Labor Leaders Smile, But Local Congressional Democrats Quiet On Revised Trade Deal
An updated trade deal between the U.S., Mexico, and Canada garnered generally positive reaction from organized labor Tuesday. But western Pennsylvania’s Democratic congressmen, Mike Doyle and Conor Lamb – who enjoy strong support from unions – have yet to offer their opinions.
Details of the agreement brokered between Democrats and the Trump administration were still emerging Tuesday. But the pact reportedly includes closer monitoring of labor standards in Mexico – a critical demand for U.S. labor groups – as well as higher wage standards for automobile manufacturers and reworked trade provisions for dairy and pharmaceuticals.
Locally, Allegheny-Fayette Central Labor Council President Darrin Kelly threw his support behind the USMCA agreement in a statement Tuesday, saying the deal includes “unprecedented labor and enforcement provisions.”
Pennsylvania AFL-CIO President Rick Bloomingdale struck a more guarded tone: Calling the USMCA deal “a significant first step forward,” he stopped short of offering his full endorsement.
“We haven’t seen a lot of the details,” he said, “but it is a much better trade agreement than we’ve seen probably ever because workers were at the table.”
House Democrats and labor groups across the country hailed the new trade deal Tuesday, saying it strengthens labor and environmental standards.
Democrats announced the negotiations had succeeded moments after the AFL-CIO’s national organization tweeted its support for the updated pact.
A major federation of unions, the AFL-CIO represents a key constituency for Democrats. It and other labor groups opposed an earlier version of the USMCA deal, which the three-member countries had approved more than a year ago. So Democrats, who control the House, spent months negotiating a new deal with the Trump Administration before agreeing to support the pact.
Bloomingdale, of the AFL-CIO’s Pennsylvania chapter, suggested the agreement should include stronger protections to prevent outsourcing of U.S. jobs to Mexico.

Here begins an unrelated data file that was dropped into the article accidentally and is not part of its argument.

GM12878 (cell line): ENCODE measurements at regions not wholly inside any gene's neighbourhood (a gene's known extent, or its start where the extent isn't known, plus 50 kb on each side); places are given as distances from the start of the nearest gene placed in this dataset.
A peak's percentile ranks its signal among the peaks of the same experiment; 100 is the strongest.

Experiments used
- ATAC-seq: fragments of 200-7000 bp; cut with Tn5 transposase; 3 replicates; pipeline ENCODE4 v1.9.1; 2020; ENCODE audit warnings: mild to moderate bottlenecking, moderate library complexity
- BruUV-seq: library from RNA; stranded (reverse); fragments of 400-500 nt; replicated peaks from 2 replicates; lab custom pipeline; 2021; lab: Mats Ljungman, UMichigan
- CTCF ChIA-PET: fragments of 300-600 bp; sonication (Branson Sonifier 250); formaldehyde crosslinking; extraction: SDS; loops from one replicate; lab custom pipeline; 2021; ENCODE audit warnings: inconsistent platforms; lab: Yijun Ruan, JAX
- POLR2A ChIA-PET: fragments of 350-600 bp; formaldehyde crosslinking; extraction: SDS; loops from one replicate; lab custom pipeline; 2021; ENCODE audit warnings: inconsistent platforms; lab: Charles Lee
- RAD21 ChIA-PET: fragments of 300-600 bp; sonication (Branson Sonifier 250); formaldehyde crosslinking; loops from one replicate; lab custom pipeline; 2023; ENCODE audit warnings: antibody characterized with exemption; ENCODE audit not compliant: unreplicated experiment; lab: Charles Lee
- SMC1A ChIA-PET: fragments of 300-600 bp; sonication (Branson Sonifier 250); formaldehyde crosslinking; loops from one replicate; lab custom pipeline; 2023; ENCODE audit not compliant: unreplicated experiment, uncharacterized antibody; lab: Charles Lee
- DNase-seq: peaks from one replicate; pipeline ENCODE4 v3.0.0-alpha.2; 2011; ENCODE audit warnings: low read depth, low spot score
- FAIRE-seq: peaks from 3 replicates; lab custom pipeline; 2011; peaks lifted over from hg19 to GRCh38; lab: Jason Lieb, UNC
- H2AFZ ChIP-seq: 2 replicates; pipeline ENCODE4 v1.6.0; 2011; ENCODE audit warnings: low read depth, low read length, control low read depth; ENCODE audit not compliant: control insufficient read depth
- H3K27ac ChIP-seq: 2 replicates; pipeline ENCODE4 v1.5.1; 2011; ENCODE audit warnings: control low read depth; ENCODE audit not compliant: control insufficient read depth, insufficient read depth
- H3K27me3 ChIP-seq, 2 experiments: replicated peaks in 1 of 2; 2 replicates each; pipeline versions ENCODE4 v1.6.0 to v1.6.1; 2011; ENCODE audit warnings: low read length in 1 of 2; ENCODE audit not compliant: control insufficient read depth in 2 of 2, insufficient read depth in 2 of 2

Frank Snyder, Secretary-Treasurer for the Pennsylvania AFL-CIO, added that it’s too early to tell whether, in practice, the deal will benefit workers.
“It’s going to [take] several months to see if it plays itself out the way that it’s intended and [if] the parties keep their words,” Snyder said. “We’re going to wait and see, and we’re going to try to do everything that we can to participate to keep folks honest in this process, at least in Pennsylvania.”
Snyder noted that organized labor enjoyed significant influence over the updated USMCA agreement. And he said he trusted national leaders at the AFL-CIO and other unions to continue to play an important role in shaping the deal.
While Pittsburgh-area Democratic U.S. Reps. Doyle and Lamb declined to comment on the agreement Tuesday afternoon, the region’s Republican congressmen have been supportive: Guy Reschenthaler and Mike Kelly joined 160 Republican members of the House Monday in a letter to U.S. House Speaker Nancy Pelosi urging a vote ratifying the deal before the end of 2019.
But Senator Pat Toomey, a Republican who has long been critical of Trump's protectionist trade policy, reportedly called the newly reworked deal a "big mistake" that represented a "complete capitulation" to Democrats and their allies in labor.
A full House vote could come as early as next week, though the Senate will not act on the measure until next year.